Even though the witches and Lady Macbeth certainly play an integral part in Macbeth's downfall, the choice is ultimately his. He could have ignored the witches' prophecy, like Banquo does. He did not have to share his dark desires with his wife, either. But once he is bent on becoming king, Macbeth is willing to kill anyone in his way, even including women, children, and his friends and countrymen. Were it not for this tragic flaw in Macbeth's character, he would have been happy with his position of thane and never sought the throne. In the end, he has no one to blame but himself.
Ambition is the root cause of Macbeth's downfall, as it planted the seeds of murder, which grew into an uncontrollable monster that eventually destroyed anyone who got in its way. It is justified to say that ambition is Macbeth's tragic flaw. Hence Hubris does not cause his downfall in Macbeth, it is ambition.
Recognition or discovery made by the tragic hero. The hero will a learn a lesson, usually as a result of his downfall.
Anagnorisis in Macbeth is his discovery that the witches have manipulated him with equivocations. "And be these juggling fiends no more believed, That palter with us in a double sense;"
Reversal of fortune, the downfall of the tragic hero
The escape of Fleance is the turning point or peripeteia in Macbeth's tragedy. Banquo's dying words, ordering Fleance to "revenge," remind the audience of the Witches' prophecy to Banquo: that he will be father to a line of kings, even though he himself will not attain the throne.
Thus, the audience gains the first inkling of the events later to come that would topple Macbeth from his throne and leave Banquo’s descendants there instead.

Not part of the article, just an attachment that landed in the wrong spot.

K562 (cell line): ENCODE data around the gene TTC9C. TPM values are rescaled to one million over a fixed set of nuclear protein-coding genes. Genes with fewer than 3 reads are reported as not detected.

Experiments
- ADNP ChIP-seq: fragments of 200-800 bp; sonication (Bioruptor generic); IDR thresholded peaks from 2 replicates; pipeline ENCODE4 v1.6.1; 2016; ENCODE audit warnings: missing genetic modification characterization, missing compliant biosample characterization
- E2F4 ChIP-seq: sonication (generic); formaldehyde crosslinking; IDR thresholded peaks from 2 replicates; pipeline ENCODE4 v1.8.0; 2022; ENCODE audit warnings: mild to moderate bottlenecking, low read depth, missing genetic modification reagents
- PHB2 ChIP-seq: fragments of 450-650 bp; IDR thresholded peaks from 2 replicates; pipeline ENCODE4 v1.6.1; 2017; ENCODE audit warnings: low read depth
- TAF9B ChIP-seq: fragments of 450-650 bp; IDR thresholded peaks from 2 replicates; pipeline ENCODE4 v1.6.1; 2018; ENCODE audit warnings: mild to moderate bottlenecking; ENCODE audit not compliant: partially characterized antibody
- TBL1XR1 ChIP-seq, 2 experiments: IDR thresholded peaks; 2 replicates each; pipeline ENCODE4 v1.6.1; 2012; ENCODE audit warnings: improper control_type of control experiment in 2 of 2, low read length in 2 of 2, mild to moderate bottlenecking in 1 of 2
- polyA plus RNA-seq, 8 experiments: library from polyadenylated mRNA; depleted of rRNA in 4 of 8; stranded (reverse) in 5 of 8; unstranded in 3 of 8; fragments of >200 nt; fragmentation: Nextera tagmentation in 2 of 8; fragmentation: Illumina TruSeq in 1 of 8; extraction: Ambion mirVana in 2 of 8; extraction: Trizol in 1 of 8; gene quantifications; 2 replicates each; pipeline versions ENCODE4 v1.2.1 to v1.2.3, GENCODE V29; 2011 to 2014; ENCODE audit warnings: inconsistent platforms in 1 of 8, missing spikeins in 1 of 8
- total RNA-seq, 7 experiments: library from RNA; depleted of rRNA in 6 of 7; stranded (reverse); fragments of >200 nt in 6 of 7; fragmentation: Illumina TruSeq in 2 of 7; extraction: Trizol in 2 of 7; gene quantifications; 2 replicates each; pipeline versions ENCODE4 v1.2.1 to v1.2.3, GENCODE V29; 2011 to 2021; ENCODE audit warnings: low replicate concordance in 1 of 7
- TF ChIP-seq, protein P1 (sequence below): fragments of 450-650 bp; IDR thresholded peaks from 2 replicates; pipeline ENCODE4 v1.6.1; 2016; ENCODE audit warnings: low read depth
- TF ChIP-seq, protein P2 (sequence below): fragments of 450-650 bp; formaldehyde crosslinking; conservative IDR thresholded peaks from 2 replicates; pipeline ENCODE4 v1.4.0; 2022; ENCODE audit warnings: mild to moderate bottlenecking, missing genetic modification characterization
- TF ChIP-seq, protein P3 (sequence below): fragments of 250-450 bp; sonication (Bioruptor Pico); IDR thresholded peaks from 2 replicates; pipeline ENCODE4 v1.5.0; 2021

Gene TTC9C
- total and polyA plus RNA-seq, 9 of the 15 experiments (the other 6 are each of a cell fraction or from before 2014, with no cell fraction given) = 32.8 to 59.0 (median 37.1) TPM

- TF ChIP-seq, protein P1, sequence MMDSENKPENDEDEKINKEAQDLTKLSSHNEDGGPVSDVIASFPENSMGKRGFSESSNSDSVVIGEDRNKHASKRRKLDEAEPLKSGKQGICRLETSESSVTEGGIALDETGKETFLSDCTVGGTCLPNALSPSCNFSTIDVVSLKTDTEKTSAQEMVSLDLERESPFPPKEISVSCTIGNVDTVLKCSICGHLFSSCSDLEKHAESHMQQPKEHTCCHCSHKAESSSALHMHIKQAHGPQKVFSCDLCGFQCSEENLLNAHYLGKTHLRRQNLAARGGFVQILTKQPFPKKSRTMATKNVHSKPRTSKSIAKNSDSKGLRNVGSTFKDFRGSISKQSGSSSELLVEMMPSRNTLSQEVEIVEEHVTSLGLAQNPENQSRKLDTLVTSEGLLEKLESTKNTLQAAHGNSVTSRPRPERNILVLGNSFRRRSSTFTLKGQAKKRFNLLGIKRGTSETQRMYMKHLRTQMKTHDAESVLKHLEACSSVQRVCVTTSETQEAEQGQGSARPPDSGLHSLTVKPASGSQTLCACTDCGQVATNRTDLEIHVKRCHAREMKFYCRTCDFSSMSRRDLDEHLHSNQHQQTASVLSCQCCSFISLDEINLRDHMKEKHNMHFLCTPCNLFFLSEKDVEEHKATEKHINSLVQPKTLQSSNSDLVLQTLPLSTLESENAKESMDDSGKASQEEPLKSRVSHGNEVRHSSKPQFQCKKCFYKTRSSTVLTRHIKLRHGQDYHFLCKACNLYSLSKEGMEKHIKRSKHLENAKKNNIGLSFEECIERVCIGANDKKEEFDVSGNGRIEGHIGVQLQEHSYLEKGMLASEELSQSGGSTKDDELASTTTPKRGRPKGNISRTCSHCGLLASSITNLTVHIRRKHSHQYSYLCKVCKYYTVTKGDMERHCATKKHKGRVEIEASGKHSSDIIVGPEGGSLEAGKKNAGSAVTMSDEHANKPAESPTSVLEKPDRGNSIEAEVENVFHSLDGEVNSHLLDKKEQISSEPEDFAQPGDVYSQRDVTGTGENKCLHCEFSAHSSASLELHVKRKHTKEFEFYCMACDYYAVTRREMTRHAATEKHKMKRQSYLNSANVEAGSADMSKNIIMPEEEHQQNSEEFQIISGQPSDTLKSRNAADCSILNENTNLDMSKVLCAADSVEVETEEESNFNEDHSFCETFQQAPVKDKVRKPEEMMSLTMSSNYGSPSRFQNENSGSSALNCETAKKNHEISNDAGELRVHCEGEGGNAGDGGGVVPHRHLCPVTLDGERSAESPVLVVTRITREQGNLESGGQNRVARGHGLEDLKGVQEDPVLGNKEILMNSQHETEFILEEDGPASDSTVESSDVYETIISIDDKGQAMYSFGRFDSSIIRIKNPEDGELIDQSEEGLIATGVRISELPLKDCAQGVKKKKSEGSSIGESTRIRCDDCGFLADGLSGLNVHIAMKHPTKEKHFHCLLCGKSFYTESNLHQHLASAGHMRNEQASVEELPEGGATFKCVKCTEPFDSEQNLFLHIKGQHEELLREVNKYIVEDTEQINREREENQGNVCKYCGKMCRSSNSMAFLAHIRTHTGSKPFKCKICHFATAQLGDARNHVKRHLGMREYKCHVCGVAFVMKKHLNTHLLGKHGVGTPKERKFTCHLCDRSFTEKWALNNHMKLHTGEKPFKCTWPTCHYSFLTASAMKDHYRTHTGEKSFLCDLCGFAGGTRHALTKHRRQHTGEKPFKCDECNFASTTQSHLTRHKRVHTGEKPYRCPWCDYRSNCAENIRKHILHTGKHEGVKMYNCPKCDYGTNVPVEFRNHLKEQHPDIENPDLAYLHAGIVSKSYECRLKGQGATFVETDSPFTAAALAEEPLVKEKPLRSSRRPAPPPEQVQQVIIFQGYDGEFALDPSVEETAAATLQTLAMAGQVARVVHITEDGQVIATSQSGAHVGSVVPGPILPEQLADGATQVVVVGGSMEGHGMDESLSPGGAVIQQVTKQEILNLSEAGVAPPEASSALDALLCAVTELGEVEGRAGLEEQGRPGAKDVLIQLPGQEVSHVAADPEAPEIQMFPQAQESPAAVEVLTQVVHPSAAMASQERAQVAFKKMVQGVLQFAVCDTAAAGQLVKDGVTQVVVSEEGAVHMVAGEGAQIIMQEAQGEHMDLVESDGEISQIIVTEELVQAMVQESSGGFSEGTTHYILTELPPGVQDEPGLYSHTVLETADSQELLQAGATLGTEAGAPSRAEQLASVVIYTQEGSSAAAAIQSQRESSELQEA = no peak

A fate that cannot be escaped
The nemesis in Macbeth comes from the
By scene 3, nemesis in Macbeth is starting to become evident. The glorious prospect of kingship has proved illusory, and Macbeth envies Duncan, sleeping peacefully in death, with his reputation intact. Instead of “honour, love, obedience, troops of friends” Macbeth has “curses” and “mouth-honour”, while the queen's death reminds him of the brevity and meaninglessness of life: “...a tale/Told by an idiot, full of sound and fury/Signifying nothing”.
While Macbeth is forced to wait for his enemies, they are seen moving inexorably northwards, their numbers growing all the time. It is a popular cause, almost a moral crusade and many “unrough youths” are fighting for the first time. Caithness notes how wild and unrestrained Macbeth's actions are, but Angus passes the most damning judgement. He notes how Macbeth feels his “secret murders sticking to his hands” (echoing Macbeth's words on the night of Duncan's murder, and those of Lady Macbeth more recently). Every minute, says Angus, a new revolt breaks out, and those who serve the tyrant do so only out of fear. A good king (like Duncan) has great moral stature but Macbeth lacks this - so his “royal title” appears as ridiculous as would “...a giant's robe/Upon a dwarfish thief”.
Here, one can see quite clearly the direction that the play is leading towards – the fall of Macbeth.
A feeling of overwhelming pity and/or fear that the audience or reader is left with after witnessing the downfall of a tragic hero.
A catharsis is a sudden release of pent up emotion, a major part of all tragedies. When the main character has his catharsis he comes to realize the truth and real matter of the situation he is in, and is releasing all of the feelings due to this. Macbeth has his catharsis, or soliloquy, after hearing that his wife has just committed suicide. After a guard tells him the news, Macbeth goes into a long speech on how “She should have died hereafter”, or she should have died at a better time. This goes on into a powerful emotional release, with references to death and despair. All Tragic heroes have their catharsis as it is a needed factor of a tragic play, helping to calm the audience, purging the feelings of horror and shock from the audience, allowing the audience to leave the theater without bitterness in their heart, but with the sensation that everything has turned out in the way that it had to.
This is also present in another classic tragic play, Oedipus Rex, where Oedipus exclaims: "Horror of darkness enfolding, madness and stabbing pain and guilt for my evil deeds!”, recognizing that though "It was Apollo that brought [his] ruin to completion[, but] the hand that struck was [still his] own".